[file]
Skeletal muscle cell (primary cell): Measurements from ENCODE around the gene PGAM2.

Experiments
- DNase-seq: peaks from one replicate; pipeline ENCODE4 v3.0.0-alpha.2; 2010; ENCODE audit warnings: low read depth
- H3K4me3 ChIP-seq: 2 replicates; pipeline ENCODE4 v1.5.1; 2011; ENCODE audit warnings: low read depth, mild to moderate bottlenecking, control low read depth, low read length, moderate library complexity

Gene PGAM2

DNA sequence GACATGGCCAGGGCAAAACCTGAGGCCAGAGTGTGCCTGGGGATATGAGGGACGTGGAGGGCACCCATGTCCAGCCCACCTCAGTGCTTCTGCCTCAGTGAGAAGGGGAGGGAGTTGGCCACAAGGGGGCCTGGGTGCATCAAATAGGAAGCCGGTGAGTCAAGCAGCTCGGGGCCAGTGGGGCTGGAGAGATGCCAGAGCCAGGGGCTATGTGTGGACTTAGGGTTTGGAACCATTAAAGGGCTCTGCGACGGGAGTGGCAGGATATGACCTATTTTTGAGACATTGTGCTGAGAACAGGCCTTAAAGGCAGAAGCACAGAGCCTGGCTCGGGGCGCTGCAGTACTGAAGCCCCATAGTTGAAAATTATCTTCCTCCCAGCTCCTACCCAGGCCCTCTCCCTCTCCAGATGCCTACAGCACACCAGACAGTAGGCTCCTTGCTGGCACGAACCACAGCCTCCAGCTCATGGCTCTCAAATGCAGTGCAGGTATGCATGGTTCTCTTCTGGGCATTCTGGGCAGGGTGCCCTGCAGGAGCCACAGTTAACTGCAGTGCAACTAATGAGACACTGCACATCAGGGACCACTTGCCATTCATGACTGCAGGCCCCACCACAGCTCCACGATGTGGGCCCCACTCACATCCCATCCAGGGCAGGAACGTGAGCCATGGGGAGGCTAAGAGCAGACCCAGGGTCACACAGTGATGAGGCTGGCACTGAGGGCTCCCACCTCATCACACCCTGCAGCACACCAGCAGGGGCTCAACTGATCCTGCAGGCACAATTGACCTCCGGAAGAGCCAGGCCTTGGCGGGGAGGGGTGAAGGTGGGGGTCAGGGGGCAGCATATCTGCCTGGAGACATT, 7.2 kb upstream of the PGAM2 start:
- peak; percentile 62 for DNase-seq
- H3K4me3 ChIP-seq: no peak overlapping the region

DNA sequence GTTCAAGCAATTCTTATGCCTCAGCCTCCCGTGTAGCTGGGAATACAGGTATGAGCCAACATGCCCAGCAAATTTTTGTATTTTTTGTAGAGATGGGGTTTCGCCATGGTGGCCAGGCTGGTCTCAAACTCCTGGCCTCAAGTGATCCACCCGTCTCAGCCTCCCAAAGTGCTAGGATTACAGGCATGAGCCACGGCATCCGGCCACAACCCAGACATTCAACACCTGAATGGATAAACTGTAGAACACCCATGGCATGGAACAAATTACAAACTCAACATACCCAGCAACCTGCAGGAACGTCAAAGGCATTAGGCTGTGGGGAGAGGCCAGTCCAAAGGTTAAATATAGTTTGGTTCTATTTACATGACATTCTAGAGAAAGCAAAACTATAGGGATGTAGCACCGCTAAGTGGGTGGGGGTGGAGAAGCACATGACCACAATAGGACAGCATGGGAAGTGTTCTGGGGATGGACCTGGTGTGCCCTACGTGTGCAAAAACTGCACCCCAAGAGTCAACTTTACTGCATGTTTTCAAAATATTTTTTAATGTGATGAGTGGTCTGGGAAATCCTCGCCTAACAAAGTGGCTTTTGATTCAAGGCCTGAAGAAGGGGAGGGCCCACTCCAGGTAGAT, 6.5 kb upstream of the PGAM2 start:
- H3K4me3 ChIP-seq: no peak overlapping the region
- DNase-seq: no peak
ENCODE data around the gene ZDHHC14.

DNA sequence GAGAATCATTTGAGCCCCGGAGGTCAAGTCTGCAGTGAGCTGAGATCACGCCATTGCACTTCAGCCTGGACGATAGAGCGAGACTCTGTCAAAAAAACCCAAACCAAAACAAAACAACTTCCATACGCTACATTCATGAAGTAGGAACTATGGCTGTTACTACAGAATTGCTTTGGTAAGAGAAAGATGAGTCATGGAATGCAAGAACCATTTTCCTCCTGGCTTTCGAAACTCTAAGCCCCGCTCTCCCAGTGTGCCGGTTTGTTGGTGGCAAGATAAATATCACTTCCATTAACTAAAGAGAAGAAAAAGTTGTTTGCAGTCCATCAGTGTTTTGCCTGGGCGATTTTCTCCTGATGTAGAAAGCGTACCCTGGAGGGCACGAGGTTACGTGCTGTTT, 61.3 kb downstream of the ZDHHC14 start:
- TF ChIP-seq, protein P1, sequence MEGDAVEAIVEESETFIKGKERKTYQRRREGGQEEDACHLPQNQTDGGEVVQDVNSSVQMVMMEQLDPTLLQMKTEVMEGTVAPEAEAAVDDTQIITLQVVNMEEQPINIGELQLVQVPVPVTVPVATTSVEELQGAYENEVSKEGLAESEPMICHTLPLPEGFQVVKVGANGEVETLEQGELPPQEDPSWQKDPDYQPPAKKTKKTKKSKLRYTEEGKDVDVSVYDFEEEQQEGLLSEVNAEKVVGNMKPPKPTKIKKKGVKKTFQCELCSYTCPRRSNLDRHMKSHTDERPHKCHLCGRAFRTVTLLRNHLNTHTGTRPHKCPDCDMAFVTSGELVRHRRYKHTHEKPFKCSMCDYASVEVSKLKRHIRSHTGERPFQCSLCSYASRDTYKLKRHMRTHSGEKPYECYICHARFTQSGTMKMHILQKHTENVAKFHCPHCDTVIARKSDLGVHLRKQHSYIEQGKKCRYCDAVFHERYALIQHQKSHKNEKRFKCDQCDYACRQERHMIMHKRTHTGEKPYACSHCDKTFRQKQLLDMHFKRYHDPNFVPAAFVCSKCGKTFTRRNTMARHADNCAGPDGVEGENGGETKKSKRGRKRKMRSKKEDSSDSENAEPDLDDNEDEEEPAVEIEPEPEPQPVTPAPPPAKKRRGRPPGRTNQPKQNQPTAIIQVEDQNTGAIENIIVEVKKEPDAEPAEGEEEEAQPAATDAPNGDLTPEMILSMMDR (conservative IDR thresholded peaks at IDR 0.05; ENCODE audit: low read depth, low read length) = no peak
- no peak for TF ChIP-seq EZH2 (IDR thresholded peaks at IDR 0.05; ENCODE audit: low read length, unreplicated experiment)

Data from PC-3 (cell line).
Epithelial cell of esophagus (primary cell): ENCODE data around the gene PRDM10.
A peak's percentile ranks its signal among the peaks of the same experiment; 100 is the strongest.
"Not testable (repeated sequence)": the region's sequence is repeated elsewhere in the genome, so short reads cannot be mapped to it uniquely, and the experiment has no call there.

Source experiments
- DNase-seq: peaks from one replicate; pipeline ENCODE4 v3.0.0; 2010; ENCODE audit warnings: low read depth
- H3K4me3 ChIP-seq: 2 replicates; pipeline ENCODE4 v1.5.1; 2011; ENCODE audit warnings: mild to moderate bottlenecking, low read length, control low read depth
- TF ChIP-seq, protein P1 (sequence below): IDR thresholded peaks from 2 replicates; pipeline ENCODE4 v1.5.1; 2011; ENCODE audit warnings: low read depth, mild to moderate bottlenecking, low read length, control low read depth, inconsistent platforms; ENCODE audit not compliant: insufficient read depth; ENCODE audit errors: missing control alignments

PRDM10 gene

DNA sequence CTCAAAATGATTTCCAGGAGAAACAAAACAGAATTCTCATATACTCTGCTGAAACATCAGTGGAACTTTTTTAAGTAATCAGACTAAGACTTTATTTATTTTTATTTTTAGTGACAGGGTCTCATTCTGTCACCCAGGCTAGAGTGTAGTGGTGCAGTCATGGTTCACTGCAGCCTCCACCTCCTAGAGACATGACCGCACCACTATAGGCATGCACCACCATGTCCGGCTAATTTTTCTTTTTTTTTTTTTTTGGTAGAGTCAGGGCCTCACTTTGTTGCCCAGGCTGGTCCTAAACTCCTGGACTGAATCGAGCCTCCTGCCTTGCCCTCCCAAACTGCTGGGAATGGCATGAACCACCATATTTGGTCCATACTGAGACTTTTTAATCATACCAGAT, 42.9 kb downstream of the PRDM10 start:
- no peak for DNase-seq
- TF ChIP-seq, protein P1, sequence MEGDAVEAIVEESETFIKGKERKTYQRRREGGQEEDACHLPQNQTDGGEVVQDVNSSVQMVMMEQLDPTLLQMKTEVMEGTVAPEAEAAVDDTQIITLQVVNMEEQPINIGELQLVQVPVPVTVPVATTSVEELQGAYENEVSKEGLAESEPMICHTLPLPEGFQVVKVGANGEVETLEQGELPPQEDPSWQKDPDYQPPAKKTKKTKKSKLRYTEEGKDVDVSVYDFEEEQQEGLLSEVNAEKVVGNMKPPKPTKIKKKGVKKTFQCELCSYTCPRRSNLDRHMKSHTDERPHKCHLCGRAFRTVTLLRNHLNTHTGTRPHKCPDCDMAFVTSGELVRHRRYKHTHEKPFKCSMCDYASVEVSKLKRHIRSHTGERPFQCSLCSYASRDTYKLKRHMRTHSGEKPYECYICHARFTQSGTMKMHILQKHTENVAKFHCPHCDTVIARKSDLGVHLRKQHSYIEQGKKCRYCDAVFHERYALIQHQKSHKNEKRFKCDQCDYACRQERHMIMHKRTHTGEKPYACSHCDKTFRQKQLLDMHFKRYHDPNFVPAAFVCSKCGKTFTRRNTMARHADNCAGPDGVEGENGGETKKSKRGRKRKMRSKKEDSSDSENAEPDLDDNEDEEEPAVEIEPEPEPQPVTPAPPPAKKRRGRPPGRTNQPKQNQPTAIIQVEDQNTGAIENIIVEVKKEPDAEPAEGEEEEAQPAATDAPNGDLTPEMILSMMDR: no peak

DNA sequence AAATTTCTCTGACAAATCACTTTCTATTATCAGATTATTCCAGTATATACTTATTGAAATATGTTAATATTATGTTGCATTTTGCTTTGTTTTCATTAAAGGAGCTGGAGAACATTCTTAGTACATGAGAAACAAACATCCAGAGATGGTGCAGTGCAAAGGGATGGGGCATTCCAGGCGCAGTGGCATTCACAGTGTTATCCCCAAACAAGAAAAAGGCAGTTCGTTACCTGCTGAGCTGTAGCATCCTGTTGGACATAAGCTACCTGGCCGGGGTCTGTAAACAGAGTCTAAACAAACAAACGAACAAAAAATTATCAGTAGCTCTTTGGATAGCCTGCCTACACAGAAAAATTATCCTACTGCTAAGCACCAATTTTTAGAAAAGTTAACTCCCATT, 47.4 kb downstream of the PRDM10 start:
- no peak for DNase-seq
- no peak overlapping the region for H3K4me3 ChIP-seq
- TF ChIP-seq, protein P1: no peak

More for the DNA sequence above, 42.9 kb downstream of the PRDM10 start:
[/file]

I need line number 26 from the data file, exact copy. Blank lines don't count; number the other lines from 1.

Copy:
- no peak for DNase-seq